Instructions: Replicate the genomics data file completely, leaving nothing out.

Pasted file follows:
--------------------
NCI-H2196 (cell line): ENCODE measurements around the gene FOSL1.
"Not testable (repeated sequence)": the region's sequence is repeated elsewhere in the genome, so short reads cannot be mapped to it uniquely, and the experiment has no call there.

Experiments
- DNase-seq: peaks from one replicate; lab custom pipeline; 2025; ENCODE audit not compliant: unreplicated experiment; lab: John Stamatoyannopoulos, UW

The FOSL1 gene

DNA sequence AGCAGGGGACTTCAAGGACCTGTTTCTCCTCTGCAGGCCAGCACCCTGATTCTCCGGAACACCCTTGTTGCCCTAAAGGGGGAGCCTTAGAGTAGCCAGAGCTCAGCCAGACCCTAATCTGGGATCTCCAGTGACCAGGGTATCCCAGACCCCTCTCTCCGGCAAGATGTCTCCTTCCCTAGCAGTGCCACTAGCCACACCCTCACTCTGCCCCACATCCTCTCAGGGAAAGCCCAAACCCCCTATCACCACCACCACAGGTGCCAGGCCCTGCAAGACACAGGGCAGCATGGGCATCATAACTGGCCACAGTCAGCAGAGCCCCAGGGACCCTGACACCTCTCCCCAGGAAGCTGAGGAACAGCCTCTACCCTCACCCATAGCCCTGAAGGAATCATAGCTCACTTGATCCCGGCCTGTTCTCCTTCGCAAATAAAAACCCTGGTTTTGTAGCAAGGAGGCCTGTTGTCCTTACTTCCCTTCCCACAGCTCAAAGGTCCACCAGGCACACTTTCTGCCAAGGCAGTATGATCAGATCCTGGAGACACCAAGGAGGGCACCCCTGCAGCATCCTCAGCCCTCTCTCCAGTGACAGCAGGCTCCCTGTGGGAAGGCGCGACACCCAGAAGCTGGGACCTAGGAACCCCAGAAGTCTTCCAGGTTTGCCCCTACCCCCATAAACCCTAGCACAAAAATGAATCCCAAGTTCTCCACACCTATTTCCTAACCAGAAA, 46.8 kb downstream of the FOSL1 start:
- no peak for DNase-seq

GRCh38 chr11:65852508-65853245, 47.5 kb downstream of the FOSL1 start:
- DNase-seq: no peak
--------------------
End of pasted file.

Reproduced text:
NCI-H2196 (cell line): ENCODE measurements around the gene FOSL1.
"Not testable (repeated sequence)": the region's sequence is repeated elsewhere in the genome, so short reads cannot be mapped to it uniquely, and the experiment has no call there.

Experiments
- DNase-seq: peaks from one replicate; lab custom pipeline; 2025; ENCODE audit not compliant: unreplicated experiment; lab: John Stamatoyannopoulos, UW

The FOSL1 gene

DNA sequence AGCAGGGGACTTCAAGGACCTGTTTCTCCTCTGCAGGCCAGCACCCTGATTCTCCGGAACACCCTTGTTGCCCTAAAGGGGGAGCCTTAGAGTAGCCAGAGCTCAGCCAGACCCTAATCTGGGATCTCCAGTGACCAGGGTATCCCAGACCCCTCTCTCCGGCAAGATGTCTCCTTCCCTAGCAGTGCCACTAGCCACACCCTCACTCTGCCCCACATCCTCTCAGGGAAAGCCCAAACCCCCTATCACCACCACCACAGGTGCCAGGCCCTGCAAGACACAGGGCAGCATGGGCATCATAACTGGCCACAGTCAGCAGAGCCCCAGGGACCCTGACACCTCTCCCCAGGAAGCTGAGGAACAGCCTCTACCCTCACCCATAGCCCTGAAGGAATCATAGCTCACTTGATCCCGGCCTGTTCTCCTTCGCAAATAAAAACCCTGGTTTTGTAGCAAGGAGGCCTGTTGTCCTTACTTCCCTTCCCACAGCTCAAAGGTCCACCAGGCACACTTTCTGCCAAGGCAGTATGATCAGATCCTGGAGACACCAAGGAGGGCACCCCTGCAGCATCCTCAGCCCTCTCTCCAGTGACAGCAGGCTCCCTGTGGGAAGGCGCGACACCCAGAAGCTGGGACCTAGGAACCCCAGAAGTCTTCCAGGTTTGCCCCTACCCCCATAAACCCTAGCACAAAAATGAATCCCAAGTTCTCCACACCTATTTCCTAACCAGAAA, 46.8 kb downstream of the FOSL1 start:
- no peak for DNase-seq

GRCh38 chr11:65852508-65853245, 47.5 kb downstream of the FOSL1 start:
- DNase-seq: no peak